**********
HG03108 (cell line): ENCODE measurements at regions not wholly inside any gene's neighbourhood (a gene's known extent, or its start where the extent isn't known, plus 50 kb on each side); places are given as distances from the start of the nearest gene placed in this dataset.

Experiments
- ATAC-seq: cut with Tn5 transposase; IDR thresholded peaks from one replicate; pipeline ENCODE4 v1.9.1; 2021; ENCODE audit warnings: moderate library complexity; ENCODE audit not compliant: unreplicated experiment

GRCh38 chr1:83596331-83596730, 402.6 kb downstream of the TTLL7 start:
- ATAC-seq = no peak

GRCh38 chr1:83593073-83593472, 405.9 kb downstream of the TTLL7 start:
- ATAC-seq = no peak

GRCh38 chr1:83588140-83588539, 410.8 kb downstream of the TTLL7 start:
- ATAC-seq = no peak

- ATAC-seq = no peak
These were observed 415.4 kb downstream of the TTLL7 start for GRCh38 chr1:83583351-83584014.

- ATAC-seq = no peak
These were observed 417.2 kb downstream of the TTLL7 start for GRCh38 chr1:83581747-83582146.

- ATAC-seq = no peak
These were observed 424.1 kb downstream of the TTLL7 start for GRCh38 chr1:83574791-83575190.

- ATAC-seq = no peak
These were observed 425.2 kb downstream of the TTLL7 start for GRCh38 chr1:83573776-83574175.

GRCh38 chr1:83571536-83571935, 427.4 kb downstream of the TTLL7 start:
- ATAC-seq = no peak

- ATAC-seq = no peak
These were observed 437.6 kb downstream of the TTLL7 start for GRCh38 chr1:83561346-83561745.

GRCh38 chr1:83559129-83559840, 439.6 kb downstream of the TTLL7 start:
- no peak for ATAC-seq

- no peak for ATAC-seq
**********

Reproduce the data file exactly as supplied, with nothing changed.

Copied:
HG03108 (cell line): ENCODE measurements at regions not wholly inside any gene's neighbourhood (a gene's known extent, or its start where the extent isn't known, plus 50 kb on each side); places are given as distances from the start of the nearest gene placed in this dataset.

Experiments
- ATAC-seq: cut with Tn5 transposase; IDR thresholded peaks from one replicate; pipeline ENCODE4 v1.9.1; 2021; ENCODE audit warnings: moderate library complexity; ENCODE audit not compliant: unreplicated experiment

GRCh38 chr1:83596331-83596730, 402.6 kb downstream of the TTLL7 start:
- ATAC-seq = no peak

GRCh38 chr1:83593073-83593472, 405.9 kb downstream of the TTLL7 start:
- ATAC-seq = no peak

GRCh38 chr1:83588140-83588539, 410.8 kb downstream of the TTLL7 start:
- ATAC-seq = no peak

- ATAC-seq = no peak
These were observed 415.4 kb downstream of the TTLL7 start for GRCh38 chr1:83583351-83584014.

- ATAC-seq = no peak
These were observed 417.2 kb downstream of the TTLL7 start for GRCh38 chr1:83581747-83582146.

- ATAC-seq = no peak
These were observed 424.1 kb downstream of the TTLL7 start for GRCh38 chr1:83574791-83575190.

- ATAC-seq = no peak
These were observed 425.2 kb downstream of the TTLL7 start for GRCh38 chr1:83573776-83574175.

GRCh38 chr1:83571536-83571935, 427.4 kb downstream of the TTLL7 start:
- ATAC-seq = no peak

- ATAC-seq = no peak
These were observed 437.6 kb downstream of the TTLL7 start for GRCh38 chr1:83561346-83561745.

GRCh38 chr1:83559129-83559840, 439.6 kb downstream of the TTLL7 start:
- no peak for ATAC-seq

- no peak for ATAC-seq